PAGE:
5 things to consider when determining whether to lease or buy equipment
Running a small business requires owners to make many choices on how to spend the company’s crucial capital savings. From marketing spend to reinvestment options to providing wage increases for the most dutiful employees, the constant decision-making can be overwhelming for some owners who just want the company to run smoothly. Buried in the middle of all of these choices is the option of whether you should purchase or lease the equipment that helps your business operate at maximum capacity.
Both sides of the equation have their pros and cons, but not every advantage will outweigh the disadvantages for each company. For instance, some companies might need to tweak or alter the machinery to perform a certain task, which is an action that would otherwise void the leasing contact.
Here are five things to consider when determining whether you should lease or buy equipment:
If you’re in a business that needs the most bleeding-edge machinery and equipment to function and maintain a competitive edge with your industry peers, it can be especially wise to lease equipment. This method allows companies to exchange outdated equipment for newer versions, making technological acquisitions easier and a regular occurrence
Less upfront money needed
Not all companies have a steady cash flow, and business cycles can often create extended periods of either feast or famine. However, obtaining new equipment is crucial for staying competitive, but not having enough upfront capital to make the purchase in its entirety shouldn’t be an excuse for not upgrading machinery. Thankfully, byleasing equipment, you can spread out the payments over time, eliminating the need to save up for one lump sum capital transaction. This makes budgeting and financial forecasting easier and less stressful for the company, since you’ll get a predictable monthly expense. Business owners often cite the regular payments as a key reason why they choose tolease equipment.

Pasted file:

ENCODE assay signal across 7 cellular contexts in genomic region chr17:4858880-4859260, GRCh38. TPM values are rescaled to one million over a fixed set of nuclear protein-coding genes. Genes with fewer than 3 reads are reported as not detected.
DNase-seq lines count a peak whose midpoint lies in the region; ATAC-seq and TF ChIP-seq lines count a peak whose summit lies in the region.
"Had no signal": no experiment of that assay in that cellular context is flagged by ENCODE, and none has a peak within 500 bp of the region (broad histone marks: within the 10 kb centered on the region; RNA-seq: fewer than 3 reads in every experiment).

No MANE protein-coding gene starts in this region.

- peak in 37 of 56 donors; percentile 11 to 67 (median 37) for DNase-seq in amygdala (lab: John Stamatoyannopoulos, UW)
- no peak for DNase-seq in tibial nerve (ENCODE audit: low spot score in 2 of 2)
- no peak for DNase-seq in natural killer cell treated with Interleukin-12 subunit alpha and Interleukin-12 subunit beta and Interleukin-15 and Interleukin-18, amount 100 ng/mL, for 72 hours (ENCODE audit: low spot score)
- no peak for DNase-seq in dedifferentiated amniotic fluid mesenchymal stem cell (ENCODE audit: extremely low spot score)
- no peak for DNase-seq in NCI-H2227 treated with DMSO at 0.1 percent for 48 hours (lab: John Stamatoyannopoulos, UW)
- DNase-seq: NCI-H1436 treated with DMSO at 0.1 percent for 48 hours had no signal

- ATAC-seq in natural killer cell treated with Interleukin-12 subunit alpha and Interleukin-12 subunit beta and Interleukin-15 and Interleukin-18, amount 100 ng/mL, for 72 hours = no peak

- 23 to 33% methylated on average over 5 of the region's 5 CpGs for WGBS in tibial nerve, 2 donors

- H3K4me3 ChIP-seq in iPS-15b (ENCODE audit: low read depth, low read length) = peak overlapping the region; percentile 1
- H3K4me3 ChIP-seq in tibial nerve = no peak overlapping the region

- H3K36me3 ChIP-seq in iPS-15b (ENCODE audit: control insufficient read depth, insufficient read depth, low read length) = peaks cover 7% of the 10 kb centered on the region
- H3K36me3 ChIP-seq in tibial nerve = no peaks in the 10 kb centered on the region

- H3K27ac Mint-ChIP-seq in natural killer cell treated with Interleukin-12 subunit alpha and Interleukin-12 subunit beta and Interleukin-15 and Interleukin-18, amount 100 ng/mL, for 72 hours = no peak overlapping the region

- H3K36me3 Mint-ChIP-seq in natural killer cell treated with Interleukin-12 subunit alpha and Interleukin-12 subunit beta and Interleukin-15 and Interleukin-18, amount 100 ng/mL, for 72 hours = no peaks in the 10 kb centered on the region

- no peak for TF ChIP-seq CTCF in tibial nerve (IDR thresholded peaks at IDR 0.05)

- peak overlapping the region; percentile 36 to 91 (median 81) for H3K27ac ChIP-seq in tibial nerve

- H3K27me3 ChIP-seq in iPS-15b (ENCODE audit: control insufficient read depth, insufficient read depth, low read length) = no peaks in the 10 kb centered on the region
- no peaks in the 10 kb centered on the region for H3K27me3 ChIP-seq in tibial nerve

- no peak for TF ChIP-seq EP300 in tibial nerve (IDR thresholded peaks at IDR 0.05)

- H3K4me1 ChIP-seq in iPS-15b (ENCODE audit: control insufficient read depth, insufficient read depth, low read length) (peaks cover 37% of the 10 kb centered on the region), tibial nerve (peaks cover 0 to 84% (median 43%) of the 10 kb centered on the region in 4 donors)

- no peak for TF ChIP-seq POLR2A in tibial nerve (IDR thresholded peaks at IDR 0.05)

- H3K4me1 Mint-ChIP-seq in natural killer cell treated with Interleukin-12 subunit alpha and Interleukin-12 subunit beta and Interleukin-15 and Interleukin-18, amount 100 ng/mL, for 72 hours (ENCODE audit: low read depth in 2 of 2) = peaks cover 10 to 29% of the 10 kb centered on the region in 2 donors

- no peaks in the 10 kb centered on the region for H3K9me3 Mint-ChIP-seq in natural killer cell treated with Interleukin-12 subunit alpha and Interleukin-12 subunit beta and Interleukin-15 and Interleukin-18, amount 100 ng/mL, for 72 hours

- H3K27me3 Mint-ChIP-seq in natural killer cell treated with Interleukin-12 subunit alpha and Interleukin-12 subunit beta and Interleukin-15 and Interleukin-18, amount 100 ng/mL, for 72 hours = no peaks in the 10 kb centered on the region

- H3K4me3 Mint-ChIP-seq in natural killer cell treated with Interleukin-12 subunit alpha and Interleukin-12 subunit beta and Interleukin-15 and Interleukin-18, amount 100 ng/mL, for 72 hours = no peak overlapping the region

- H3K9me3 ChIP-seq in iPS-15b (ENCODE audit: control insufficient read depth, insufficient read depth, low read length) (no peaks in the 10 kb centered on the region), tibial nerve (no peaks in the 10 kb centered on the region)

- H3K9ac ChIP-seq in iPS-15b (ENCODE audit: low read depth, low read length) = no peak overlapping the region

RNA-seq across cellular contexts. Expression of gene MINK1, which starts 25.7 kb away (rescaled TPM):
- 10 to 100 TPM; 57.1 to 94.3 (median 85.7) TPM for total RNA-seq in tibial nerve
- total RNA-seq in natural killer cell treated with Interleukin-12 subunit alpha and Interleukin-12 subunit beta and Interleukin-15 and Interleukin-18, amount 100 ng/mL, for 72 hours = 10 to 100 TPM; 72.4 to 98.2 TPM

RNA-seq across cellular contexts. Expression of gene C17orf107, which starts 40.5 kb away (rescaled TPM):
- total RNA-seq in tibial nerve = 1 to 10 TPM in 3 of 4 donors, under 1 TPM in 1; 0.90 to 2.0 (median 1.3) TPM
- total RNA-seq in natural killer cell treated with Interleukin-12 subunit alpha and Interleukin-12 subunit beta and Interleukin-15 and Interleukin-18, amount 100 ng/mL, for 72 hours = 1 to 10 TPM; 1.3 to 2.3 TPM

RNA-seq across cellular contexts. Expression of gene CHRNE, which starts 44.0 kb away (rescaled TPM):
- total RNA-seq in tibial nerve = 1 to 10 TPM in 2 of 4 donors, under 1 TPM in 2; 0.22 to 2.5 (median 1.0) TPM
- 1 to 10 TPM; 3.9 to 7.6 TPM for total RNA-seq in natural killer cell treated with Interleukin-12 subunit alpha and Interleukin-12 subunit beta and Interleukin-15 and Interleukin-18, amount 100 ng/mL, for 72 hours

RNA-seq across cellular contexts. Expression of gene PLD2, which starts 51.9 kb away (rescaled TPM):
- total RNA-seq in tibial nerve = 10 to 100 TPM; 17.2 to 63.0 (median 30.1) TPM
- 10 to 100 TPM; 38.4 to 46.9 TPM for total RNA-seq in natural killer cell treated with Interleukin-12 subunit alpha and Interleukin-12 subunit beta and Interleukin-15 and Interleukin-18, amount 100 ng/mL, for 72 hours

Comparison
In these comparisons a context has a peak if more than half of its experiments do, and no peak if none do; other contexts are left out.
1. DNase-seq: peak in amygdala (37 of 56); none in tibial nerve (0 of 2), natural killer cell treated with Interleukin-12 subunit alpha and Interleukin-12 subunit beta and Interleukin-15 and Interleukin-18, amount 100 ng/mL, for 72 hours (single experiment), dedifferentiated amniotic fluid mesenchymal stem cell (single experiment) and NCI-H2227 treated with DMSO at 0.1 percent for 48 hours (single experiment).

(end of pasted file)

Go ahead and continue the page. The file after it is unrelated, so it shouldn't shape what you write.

In addition to the consistent monthly payments, equipment leasing also provides a significant tax benefit. With Congress permanently extending the Section 179 tax break for companies thatlease, you can deduct up to $500,000 worth of equipment leasing.
No maintenance costs
While saving up and making an upfront payment to buy an entire piece of equipment or machinery is expensive in its own right, this often doesn’t even cover the full cost. Equipment can often break down and need repairs, which will eat up additional costs down the road. This is especially true for companies that want to make the most of their investments and hold onto the equipment as long as possible. However, the longer you hold onto the equipment, the greater the chance you’ll have to eventually repair or fix problems that limit the machinery’s efficiency.
On top of the many benefits already listed, leasing equipment provides a considerable amount of flexibility for a company. For instance, after saving a considerable amount of capital to buy a brand new piece of machinery for your company, you realize after a few months that the equipment is not really making a difference in the way you’d originally hoped it would. But since it’s already been purchased and paid for, the company is stuck with the equipment. While you could sell it, chances are you’re already losing money on the depreciation of the asset. However, leasing the equipment provides a better sense whether the machinery meshes with your operational model and methods. If it doesn’t you can always discontinue, modify or alter the contract, without taking the same type of financial hit that an outright purchase would include